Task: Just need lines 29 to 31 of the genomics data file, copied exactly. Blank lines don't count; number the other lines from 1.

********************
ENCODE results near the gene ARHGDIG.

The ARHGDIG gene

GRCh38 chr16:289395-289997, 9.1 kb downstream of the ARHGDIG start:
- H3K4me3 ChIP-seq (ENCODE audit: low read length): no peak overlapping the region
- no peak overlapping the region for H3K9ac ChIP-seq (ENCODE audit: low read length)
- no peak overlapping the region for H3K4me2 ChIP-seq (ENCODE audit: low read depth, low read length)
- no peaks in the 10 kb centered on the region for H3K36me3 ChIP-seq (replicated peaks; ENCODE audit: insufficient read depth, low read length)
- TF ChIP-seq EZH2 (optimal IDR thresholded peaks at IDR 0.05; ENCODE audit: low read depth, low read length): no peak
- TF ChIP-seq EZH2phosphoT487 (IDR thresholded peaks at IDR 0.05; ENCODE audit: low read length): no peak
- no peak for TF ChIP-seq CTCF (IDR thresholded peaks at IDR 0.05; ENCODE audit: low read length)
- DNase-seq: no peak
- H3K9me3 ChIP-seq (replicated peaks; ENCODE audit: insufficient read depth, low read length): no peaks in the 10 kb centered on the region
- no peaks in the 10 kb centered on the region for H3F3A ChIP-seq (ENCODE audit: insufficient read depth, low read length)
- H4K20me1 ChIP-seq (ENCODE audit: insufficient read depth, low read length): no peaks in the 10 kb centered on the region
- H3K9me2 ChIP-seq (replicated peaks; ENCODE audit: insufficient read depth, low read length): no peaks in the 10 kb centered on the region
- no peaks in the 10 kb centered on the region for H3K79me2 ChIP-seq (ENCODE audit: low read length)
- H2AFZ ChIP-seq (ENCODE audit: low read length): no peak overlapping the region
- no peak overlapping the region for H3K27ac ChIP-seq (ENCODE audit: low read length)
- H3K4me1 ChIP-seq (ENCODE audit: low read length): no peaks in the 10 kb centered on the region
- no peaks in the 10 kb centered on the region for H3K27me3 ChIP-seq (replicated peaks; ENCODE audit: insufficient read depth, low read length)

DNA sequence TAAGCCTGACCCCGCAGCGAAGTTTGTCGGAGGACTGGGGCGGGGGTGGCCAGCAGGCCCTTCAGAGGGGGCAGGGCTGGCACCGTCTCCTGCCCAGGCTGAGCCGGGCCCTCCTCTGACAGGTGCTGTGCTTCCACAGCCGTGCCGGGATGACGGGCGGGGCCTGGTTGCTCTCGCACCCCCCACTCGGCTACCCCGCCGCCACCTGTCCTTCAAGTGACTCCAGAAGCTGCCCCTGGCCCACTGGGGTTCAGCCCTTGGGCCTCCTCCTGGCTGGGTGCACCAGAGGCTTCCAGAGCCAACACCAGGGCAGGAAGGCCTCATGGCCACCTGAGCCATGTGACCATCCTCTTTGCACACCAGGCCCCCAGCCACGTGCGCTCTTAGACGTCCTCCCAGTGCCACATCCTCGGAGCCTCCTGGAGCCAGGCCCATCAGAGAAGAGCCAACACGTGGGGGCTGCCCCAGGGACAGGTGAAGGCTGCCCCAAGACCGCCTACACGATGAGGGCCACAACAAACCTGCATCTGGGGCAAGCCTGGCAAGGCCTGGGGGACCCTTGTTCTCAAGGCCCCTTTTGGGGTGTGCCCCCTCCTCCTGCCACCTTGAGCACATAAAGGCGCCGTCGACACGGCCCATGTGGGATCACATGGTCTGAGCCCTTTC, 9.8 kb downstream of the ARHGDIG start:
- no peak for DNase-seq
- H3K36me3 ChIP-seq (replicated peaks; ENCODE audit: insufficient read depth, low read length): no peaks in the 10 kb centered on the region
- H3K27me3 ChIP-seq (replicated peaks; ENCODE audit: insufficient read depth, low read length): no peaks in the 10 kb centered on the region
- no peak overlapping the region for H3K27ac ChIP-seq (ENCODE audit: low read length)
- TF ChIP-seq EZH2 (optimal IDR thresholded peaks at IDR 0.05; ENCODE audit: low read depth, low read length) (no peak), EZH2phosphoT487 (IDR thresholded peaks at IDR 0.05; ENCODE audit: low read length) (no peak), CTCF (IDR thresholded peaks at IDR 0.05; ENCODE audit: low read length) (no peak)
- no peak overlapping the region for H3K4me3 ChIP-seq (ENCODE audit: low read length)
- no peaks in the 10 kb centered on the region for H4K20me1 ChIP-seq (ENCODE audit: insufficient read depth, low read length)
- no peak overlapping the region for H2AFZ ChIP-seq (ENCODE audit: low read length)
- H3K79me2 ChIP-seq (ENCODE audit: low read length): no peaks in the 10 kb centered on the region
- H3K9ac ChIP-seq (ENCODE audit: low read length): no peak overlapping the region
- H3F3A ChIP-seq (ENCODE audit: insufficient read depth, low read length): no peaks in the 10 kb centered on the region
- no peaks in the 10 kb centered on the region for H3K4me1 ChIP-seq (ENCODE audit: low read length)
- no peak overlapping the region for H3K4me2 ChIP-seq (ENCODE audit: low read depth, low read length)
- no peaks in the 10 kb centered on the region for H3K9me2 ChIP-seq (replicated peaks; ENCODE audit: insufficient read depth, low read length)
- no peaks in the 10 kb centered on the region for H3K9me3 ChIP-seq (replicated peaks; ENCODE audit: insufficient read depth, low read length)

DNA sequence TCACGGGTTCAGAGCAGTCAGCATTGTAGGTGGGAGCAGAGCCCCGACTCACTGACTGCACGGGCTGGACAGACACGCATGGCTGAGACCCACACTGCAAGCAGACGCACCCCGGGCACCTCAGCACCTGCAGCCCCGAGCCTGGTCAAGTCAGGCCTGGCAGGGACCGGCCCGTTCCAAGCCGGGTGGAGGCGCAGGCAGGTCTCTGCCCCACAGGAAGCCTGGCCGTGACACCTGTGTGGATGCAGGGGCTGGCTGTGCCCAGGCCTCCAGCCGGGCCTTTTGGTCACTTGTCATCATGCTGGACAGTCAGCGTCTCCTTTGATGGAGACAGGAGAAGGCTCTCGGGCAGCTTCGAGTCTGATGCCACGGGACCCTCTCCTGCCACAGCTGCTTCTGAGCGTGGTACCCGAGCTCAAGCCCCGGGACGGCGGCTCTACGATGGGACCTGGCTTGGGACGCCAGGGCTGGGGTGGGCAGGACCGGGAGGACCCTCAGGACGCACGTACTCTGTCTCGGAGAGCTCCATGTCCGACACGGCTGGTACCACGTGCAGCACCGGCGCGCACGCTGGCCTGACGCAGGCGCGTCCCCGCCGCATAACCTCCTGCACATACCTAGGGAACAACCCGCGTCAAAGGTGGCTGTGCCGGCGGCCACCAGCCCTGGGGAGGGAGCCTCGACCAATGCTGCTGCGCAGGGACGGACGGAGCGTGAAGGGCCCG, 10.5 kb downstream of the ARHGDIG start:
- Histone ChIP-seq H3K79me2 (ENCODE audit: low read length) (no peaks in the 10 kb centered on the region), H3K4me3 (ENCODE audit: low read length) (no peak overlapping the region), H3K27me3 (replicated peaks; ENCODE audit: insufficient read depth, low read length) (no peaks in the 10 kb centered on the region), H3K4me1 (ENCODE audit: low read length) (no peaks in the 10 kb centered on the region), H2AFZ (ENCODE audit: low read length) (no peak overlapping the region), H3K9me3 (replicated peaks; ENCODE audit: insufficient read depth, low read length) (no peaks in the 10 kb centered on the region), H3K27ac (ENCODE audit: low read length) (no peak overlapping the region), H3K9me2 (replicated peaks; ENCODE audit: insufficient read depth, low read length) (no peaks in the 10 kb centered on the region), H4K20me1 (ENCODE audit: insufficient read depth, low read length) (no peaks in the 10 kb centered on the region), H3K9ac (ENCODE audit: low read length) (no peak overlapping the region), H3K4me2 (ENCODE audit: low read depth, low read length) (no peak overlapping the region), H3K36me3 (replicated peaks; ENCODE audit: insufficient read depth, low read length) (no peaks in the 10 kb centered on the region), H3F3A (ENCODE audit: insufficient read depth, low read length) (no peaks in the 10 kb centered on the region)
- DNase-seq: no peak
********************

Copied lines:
- no peak overlapping the region for H2AFZ ChIP-seq (ENCODE audit: low read length)
- H3K79me2 ChIP-seq (ENCODE audit: low read length): no peaks in the 10 kb centered on the region
- H3K9ac ChIP-seq (ENCODE audit: low read length): no peak overlapping the region